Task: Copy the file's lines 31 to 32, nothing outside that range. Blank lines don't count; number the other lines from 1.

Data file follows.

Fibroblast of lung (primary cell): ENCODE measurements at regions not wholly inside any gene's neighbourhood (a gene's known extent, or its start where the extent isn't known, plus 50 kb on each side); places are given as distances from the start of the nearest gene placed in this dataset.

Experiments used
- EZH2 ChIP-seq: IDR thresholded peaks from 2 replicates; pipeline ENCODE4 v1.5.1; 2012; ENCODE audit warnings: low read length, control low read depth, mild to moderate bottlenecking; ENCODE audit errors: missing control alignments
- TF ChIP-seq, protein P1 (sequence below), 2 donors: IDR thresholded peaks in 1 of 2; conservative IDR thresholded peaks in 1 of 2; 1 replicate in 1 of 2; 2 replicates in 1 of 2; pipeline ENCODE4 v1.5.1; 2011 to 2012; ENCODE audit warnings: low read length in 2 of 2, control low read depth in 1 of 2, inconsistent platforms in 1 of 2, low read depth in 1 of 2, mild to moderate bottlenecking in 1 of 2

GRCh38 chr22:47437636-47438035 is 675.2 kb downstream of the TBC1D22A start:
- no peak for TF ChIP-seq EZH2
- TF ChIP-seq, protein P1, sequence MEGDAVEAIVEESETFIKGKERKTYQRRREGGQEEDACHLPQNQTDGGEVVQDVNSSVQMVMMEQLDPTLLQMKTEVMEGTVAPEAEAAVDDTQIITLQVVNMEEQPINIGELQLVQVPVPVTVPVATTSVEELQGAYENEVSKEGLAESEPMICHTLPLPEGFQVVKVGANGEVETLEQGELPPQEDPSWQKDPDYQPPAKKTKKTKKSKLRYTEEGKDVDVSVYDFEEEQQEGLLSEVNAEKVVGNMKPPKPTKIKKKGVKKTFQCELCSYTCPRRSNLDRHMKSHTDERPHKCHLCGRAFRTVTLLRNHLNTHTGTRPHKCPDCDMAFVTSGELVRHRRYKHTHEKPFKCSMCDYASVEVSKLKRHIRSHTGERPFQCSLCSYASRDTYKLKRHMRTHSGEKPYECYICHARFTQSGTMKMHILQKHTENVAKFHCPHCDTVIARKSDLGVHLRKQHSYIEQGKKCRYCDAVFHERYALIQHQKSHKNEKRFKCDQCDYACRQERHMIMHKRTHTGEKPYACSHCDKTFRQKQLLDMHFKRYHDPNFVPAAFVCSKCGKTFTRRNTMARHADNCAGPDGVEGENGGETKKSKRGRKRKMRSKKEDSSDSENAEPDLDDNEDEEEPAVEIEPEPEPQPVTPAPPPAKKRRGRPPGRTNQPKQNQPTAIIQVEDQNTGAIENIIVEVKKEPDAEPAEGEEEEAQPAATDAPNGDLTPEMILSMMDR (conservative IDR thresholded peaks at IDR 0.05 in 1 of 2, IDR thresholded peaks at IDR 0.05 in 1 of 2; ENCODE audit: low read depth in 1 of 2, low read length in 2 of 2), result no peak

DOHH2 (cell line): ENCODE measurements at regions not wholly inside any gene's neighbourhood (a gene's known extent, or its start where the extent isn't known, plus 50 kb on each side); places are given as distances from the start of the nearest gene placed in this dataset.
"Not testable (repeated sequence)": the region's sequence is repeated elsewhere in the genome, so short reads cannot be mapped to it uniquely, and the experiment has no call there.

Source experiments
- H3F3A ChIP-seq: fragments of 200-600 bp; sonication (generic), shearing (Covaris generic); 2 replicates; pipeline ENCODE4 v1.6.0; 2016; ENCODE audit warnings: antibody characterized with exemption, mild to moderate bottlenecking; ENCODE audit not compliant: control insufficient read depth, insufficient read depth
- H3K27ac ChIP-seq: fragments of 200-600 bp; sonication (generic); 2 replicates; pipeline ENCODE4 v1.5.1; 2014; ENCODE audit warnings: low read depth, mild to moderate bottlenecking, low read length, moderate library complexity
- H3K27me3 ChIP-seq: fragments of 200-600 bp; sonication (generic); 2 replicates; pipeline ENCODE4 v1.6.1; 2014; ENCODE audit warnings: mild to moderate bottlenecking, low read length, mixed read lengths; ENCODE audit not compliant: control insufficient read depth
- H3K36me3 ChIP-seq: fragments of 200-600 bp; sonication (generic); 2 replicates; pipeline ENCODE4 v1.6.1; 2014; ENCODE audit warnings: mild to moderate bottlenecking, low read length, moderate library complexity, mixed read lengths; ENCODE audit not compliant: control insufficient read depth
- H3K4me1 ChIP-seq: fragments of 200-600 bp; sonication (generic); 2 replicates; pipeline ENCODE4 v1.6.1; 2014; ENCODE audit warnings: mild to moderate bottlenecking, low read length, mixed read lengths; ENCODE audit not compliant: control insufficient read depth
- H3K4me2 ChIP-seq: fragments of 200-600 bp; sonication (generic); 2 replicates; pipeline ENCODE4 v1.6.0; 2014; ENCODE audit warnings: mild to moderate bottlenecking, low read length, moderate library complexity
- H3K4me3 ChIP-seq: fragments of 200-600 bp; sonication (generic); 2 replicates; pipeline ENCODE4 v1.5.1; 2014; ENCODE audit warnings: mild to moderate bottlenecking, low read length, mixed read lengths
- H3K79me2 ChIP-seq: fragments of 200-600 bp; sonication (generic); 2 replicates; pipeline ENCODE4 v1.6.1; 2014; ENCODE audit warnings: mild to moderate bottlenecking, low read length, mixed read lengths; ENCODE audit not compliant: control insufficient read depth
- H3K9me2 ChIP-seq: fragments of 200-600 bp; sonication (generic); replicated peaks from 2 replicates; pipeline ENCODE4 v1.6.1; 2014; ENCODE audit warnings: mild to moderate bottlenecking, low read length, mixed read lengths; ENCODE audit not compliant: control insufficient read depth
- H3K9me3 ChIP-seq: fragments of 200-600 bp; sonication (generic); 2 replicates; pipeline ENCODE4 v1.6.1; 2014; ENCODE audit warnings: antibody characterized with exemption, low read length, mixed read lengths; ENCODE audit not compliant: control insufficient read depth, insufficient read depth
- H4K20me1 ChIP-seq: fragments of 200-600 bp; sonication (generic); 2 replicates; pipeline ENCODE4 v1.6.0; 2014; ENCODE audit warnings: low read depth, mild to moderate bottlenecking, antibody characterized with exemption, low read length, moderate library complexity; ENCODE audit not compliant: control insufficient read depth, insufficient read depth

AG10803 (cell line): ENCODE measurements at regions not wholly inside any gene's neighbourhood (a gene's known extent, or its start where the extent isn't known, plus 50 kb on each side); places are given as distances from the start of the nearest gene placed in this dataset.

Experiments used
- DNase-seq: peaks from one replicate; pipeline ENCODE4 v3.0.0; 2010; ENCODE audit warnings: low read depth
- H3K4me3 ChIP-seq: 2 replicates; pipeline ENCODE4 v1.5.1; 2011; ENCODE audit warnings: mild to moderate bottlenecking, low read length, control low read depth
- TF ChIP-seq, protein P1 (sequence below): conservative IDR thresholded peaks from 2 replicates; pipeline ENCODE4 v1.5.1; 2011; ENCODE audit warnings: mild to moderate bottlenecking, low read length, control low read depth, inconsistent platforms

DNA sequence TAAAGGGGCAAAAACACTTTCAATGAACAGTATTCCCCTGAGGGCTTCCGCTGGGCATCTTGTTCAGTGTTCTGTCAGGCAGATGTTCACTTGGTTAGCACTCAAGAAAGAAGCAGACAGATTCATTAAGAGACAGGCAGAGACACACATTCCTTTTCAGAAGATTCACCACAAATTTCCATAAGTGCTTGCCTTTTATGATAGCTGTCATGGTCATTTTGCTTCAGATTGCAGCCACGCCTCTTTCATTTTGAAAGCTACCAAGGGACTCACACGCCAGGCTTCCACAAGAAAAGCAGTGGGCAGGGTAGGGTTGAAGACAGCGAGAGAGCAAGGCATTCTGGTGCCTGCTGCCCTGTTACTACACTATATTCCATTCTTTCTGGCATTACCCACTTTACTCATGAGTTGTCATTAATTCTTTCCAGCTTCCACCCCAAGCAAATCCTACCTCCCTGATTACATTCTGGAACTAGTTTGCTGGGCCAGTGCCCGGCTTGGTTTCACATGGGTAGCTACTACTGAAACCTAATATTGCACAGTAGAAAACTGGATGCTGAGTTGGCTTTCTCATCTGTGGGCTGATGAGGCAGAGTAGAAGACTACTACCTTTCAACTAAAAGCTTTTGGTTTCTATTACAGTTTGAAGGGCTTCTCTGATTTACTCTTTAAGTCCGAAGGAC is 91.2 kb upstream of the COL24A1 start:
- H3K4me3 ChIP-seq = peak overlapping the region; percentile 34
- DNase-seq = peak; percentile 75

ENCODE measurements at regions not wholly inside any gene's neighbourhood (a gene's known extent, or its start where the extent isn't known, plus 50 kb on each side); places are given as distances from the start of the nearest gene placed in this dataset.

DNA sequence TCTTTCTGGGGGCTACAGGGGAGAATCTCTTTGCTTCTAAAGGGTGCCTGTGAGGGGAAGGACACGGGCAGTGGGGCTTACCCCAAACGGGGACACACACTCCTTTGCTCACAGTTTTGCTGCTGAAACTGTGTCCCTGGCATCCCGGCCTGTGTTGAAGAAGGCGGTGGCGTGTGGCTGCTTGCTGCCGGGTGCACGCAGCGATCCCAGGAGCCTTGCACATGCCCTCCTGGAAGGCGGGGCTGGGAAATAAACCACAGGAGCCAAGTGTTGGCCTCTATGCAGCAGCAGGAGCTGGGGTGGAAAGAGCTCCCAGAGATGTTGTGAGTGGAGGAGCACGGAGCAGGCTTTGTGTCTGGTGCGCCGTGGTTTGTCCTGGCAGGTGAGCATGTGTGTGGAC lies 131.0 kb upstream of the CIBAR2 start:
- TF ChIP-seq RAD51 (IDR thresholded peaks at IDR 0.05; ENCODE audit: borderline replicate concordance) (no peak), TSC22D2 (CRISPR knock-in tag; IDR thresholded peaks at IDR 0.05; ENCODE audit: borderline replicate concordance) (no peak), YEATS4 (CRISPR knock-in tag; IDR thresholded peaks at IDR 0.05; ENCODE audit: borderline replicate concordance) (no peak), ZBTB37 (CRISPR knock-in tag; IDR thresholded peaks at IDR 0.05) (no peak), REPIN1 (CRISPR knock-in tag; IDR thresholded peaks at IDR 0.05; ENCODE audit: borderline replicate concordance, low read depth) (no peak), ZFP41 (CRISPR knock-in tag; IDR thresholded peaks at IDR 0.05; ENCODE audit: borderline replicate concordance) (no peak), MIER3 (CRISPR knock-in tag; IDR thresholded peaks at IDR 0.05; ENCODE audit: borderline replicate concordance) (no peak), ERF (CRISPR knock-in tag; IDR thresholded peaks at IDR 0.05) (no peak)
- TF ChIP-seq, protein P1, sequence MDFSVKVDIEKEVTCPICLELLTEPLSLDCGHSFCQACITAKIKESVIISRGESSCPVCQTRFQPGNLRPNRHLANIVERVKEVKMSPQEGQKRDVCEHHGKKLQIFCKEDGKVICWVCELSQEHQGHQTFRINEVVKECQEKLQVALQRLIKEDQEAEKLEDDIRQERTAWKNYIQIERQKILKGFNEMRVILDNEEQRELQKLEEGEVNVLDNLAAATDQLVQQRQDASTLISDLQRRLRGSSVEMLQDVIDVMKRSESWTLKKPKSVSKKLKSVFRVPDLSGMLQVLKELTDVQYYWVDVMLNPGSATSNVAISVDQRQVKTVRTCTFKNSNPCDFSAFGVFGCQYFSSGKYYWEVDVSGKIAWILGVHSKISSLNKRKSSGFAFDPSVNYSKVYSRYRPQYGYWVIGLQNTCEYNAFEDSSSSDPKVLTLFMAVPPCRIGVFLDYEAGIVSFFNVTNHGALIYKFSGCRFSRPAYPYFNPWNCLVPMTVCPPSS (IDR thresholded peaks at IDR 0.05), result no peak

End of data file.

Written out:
DNA sequence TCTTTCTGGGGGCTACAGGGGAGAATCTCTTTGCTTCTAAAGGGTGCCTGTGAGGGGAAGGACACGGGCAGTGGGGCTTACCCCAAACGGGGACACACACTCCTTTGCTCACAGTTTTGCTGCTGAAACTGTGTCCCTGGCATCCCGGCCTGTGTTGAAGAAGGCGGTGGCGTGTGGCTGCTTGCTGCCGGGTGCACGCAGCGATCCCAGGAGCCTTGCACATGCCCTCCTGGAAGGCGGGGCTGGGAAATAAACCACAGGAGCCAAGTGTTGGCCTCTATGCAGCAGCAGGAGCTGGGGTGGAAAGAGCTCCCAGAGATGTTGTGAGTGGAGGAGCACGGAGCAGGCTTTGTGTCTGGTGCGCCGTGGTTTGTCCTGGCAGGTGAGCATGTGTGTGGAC lies 131.0 kb upstream of the CIBAR2 start:
- TF ChIP-seq RAD51 (IDR thresholded peaks at IDR 0.05; ENCODE audit: borderline replicate concordance) (no peak), TSC22D2 (CRISPR knock-in tag; IDR thresholded peaks at IDR 0.05; ENCODE audit: borderline replicate concordance) (no peak), YEATS4 (CRISPR knock-in tag; IDR thresholded peaks at IDR 0.05; ENCODE audit: borderline replicate concordance) (no peak), ZBTB37 (CRISPR knock-in tag; IDR thresholded peaks at IDR 0.05) (no peak), REPIN1 (CRISPR knock-in tag; IDR thresholded peaks at IDR 0.05; ENCODE audit: borderline replicate concordance, low read depth) (no peak), ZFP41 (CRISPR knock-in tag; IDR thresholded peaks at IDR 0.05; ENCODE audit: borderline replicate concordance) (no peak), MIER3 (CRISPR knock-in tag; IDR thresholded peaks at IDR 0.05; ENCODE audit: borderline replicate concordance) (no peak), ERF (CRISPR knock-in tag; IDR thresholded peaks at IDR 0.05) (no peak)